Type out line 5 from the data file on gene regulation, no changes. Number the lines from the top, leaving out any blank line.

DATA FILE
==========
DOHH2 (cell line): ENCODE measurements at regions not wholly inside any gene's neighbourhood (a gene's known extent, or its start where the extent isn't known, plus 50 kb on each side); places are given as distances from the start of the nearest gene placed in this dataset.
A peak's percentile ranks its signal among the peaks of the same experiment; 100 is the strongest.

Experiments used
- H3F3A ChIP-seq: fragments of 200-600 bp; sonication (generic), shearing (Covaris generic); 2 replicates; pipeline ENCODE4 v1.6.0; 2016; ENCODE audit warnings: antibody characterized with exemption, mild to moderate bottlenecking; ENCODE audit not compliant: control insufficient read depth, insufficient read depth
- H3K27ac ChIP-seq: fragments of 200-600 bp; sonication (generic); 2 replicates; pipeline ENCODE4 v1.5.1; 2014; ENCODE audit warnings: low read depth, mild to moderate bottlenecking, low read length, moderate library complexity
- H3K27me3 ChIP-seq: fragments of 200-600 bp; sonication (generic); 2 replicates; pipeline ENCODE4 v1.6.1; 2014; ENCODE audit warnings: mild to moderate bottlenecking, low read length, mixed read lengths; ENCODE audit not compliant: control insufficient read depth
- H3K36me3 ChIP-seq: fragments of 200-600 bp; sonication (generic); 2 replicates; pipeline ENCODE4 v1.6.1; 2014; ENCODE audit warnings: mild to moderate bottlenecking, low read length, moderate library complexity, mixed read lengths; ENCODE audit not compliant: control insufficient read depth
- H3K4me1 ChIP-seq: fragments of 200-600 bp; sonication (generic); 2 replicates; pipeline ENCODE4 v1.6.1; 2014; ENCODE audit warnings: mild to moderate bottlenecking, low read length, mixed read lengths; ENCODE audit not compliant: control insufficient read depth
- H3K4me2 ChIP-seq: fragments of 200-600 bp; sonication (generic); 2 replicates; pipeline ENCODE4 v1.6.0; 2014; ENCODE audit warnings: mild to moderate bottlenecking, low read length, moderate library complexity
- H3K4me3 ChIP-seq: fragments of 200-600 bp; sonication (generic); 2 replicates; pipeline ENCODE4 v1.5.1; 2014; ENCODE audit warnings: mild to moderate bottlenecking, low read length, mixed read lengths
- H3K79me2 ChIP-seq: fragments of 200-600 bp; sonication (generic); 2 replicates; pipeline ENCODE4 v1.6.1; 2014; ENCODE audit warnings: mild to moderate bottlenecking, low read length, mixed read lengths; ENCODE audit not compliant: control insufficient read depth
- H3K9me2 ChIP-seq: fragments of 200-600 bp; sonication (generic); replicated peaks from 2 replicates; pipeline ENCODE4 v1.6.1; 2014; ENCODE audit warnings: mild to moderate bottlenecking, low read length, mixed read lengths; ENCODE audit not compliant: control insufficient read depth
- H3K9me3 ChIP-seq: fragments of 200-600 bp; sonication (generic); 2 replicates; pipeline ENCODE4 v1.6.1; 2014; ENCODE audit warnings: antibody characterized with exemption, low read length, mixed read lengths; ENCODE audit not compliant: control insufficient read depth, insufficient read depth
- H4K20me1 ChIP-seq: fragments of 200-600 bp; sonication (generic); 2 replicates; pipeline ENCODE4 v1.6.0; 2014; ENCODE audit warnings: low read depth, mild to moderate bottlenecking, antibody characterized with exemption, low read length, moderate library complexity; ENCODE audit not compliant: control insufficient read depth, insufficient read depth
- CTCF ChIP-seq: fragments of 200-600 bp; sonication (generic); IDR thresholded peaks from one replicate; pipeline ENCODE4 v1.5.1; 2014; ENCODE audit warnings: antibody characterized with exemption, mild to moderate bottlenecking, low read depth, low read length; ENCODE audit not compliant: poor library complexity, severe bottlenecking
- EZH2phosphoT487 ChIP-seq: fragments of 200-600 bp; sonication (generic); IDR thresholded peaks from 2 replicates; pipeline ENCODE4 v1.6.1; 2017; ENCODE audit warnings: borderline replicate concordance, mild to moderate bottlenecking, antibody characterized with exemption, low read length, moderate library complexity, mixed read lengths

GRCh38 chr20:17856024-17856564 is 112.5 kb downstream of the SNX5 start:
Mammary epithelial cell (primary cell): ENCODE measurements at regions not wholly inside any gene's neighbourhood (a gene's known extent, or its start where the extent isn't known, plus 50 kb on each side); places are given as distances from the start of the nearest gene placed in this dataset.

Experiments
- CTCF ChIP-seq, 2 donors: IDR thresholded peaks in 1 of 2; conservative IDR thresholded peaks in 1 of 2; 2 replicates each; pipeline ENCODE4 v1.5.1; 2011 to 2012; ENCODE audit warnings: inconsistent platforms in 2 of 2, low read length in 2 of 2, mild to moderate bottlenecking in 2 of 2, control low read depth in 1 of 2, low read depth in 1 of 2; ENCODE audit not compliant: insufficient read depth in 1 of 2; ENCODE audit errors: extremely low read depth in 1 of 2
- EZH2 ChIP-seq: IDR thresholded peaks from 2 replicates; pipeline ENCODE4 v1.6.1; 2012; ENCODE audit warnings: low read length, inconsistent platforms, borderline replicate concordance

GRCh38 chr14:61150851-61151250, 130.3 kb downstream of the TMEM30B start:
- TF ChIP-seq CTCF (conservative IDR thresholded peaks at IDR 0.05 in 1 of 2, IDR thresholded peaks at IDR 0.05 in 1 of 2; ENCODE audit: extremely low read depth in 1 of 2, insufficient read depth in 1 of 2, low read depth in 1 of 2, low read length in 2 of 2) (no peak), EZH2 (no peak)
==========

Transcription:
- H3K27ac ChIP-seq: fragments of 200-600 bp; sonication (generic); 2 replicates; pipeline ENCODE4 v1.5.1; 2014; ENCODE audit warnings: low read depth, mild to moderate bottlenecking, low read length, moderate library complexity